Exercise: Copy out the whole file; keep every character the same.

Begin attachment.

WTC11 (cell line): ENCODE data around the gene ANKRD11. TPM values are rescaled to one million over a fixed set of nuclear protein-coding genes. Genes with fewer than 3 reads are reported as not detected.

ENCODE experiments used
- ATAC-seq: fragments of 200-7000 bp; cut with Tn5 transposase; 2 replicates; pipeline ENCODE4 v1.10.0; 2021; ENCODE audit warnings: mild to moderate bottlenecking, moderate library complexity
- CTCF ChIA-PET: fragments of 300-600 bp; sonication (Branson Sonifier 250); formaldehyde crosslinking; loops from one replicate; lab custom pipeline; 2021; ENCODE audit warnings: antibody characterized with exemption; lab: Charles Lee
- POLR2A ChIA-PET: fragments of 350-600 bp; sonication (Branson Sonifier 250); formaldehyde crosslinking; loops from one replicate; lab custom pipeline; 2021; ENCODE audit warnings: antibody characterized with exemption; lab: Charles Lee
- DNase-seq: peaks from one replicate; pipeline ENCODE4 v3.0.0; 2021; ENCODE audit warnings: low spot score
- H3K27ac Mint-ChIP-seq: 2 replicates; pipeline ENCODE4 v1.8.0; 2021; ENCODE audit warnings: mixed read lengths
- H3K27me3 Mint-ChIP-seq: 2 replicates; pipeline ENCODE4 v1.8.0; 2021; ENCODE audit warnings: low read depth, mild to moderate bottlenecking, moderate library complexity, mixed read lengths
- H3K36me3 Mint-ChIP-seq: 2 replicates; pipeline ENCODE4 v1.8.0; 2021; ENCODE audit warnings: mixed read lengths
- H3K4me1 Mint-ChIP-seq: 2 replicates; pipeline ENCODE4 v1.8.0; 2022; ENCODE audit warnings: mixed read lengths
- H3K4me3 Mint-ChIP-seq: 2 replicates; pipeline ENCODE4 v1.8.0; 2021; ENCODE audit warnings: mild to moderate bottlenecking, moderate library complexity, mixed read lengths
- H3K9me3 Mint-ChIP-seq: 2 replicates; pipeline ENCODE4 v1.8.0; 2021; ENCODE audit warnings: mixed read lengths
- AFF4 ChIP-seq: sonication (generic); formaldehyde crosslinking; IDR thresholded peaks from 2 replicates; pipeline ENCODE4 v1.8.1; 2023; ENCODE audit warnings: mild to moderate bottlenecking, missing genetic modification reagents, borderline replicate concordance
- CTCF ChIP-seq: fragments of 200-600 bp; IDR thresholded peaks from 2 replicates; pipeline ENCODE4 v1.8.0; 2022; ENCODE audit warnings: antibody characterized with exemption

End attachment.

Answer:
WTC11 (cell line): ENCODE data around the gene ANKRD11. TPM values are rescaled to one million over a fixed set of nuclear protein-coding genes. Genes with fewer than 3 reads are reported as not detected.

ENCODE experiments used
- ATAC-seq: fragments of 200-7000 bp; cut with Tn5 transposase; 2 replicates; pipeline ENCODE4 v1.10.0; 2021; ENCODE audit warnings: mild to moderate bottlenecking, moderate library complexity
- CTCF ChIA-PET: fragments of 300-600 bp; sonication (Branson Sonifier 250); formaldehyde crosslinking; loops from one replicate; lab custom pipeline; 2021; ENCODE audit warnings: antibody characterized with exemption; lab: Charles Lee
- POLR2A ChIA-PET: fragments of 350-600 bp; sonication (Branson Sonifier 250); formaldehyde crosslinking; loops from one replicate; lab custom pipeline; 2021; ENCODE audit warnings: antibody characterized with exemption; lab: Charles Lee
- DNase-seq: peaks from one replicate; pipeline ENCODE4 v3.0.0; 2021; ENCODE audit warnings: low spot score
- H3K27ac Mint-ChIP-seq: 2 replicates; pipeline ENCODE4 v1.8.0; 2021; ENCODE audit warnings: mixed read lengths
- H3K27me3 Mint-ChIP-seq: 2 replicates; pipeline ENCODE4 v1.8.0; 2021; ENCODE audit warnings: low read depth, mild to moderate bottlenecking, moderate library complexity, mixed read lengths
- H3K36me3 Mint-ChIP-seq: 2 replicates; pipeline ENCODE4 v1.8.0; 2021; ENCODE audit warnings: mixed read lengths
- H3K4me1 Mint-ChIP-seq: 2 replicates; pipeline ENCODE4 v1.8.0; 2022; ENCODE audit warnings: mixed read lengths
- H3K4me3 Mint-ChIP-seq: 2 replicates; pipeline ENCODE4 v1.8.0; 2021; ENCODE audit warnings: mild to moderate bottlenecking, moderate library complexity, mixed read lengths
- H3K9me3 Mint-ChIP-seq: 2 replicates; pipeline ENCODE4 v1.8.0; 2021; ENCODE audit warnings: mixed read lengths
- AFF4 ChIP-seq: sonication (generic); formaldehyde crosslinking; IDR thresholded peaks from 2 replicates; pipeline ENCODE4 v1.8.1; 2023; ENCODE audit warnings: mild to moderate bottlenecking, missing genetic modification reagents, borderline replicate concordance
- CTCF ChIP-seq: fragments of 200-600 bp; IDR thresholded peaks from 2 replicates; pipeline ENCODE4 v1.8.0; 2022; ENCODE audit warnings: antibody characterized with exemption